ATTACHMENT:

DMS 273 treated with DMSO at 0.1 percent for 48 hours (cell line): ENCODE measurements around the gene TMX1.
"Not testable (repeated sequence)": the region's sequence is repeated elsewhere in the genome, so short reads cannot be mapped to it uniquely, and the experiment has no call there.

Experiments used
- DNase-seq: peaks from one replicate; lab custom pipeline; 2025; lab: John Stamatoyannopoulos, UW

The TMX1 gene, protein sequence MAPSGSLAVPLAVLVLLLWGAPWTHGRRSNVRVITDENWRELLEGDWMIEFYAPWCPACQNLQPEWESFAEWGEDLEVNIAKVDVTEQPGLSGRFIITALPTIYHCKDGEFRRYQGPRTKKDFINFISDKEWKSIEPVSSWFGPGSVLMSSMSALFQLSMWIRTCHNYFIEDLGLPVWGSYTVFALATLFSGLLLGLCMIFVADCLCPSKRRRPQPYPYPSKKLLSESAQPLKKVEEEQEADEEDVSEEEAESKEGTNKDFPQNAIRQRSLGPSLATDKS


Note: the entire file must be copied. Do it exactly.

DMS 273 treated with DMSO at 0.1 percent for 48 hours (cell line): ENCODE measurements around the gene TMX1.
"Not testable (repeated sequence)": the region's sequence is repeated elsewhere in the genome, so short reads cannot be mapped to it uniquely, and the experiment has no call there.

Experiments used
- DNase-seq: peaks from one replicate; lab custom pipeline; 2025; lab: John Stamatoyannopoulos, UW

The TMX1 gene, protein sequence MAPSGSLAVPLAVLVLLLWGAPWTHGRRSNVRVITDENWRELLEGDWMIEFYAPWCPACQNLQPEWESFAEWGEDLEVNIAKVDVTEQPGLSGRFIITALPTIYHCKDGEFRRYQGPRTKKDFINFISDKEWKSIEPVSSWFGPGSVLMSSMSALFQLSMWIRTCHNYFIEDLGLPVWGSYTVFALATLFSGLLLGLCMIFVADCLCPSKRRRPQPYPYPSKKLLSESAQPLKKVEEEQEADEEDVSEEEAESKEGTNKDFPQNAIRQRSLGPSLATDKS